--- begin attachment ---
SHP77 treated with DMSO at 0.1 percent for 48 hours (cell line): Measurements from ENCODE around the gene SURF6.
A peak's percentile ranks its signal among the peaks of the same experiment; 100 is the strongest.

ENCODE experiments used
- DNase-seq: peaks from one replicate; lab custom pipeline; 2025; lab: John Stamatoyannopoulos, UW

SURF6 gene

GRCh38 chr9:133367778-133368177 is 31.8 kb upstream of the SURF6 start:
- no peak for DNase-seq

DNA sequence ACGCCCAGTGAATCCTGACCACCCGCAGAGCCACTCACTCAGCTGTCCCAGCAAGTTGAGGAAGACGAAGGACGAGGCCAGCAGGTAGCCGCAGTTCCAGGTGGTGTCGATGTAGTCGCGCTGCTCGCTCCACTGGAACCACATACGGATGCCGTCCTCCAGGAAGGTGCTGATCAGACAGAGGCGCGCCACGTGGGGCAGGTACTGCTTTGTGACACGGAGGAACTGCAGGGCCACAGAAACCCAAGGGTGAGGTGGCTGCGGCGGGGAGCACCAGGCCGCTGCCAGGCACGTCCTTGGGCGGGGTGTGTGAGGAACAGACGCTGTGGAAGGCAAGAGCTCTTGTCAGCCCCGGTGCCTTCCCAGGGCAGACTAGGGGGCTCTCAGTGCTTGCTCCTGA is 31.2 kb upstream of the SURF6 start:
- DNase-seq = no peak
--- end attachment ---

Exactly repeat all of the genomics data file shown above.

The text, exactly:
SHP77 treated with DMSO at 0.1 percent for 48 hours (cell line): Measurements from ENCODE around the gene SURF6.
A peak's percentile ranks its signal among the peaks of the same experiment; 100 is the strongest.

ENCODE experiments used
- DNase-seq: peaks from one replicate; lab custom pipeline; 2025; lab: John Stamatoyannopoulos, UW

SURF6 gene

GRCh38 chr9:133367778-133368177 is 31.8 kb upstream of the SURF6 start:
- no peak for DNase-seq

DNA sequence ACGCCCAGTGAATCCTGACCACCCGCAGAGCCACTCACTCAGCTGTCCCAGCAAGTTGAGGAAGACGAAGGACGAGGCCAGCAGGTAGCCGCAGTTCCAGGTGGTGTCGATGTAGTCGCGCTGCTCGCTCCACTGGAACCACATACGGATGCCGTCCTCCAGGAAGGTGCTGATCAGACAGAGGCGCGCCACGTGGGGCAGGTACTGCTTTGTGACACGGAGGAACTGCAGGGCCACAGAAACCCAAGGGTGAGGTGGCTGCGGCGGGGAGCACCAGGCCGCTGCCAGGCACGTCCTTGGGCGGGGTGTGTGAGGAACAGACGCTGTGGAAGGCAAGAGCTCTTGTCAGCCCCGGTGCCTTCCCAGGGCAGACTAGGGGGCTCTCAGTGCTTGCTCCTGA is 31.2 kb upstream of the SURF6 start:
- DNase-seq = no peak